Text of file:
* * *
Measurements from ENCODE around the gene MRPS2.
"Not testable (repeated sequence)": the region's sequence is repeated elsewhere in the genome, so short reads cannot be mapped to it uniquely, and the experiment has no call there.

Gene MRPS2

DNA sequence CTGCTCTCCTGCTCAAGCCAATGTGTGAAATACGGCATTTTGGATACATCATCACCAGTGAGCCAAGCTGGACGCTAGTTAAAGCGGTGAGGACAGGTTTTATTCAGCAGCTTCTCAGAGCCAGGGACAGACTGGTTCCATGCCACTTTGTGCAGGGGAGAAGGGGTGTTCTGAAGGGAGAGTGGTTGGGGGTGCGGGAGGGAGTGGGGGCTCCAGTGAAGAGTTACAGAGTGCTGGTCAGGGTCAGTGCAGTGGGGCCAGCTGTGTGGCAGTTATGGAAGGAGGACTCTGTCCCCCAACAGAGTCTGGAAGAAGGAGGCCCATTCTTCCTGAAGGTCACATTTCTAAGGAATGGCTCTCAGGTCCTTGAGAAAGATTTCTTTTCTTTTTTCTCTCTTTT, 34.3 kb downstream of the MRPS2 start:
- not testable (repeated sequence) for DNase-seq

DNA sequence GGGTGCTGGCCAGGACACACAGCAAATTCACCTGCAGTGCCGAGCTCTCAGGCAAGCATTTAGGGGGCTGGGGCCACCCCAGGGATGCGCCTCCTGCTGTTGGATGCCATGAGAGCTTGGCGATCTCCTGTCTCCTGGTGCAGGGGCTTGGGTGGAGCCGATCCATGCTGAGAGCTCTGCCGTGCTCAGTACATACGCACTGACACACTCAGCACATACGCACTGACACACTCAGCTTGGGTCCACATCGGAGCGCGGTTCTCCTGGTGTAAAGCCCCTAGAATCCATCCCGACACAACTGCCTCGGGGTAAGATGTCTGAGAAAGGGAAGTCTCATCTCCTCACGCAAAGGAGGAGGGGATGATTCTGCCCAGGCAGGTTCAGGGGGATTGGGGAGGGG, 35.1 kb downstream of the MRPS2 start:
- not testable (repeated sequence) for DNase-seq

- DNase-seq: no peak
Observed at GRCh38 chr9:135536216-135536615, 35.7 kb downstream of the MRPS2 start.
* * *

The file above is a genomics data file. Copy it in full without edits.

Measurements from ENCODE around the gene MRPS2.
"Not testable (repeated sequence)": the region's sequence is repeated elsewhere in the genome, so short reads cannot be mapped to it uniquely, and the experiment has no call there.

Gene MRPS2

DNA sequence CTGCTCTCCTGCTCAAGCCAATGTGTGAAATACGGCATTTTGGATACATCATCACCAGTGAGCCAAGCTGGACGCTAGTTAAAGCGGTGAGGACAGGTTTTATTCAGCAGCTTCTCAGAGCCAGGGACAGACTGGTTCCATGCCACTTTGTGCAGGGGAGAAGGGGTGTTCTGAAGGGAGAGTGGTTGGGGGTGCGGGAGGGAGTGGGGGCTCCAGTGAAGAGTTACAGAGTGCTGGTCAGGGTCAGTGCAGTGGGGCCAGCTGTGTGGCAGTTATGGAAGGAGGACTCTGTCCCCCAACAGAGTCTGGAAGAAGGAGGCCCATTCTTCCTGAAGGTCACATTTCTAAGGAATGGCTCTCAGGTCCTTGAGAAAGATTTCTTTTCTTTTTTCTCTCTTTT, 34.3 kb downstream of the MRPS2 start:
- not testable (repeated sequence) for DNase-seq

DNA sequence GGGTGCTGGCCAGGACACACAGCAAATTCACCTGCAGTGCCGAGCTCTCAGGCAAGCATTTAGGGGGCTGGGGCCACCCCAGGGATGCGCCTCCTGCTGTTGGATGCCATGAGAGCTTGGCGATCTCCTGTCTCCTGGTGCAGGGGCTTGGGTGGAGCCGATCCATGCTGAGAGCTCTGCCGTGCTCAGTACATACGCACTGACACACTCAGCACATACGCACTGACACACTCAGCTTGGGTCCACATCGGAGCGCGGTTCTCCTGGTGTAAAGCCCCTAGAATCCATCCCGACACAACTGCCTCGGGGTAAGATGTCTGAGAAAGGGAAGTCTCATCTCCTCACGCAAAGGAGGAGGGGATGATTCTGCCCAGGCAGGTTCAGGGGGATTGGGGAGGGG, 35.1 kb downstream of the MRPS2 start:
- not testable (repeated sequence) for DNase-seq

- DNase-seq: no peak
Observed at GRCh38 chr9:135536216-135536615, 35.7 kb downstream of the MRPS2 start.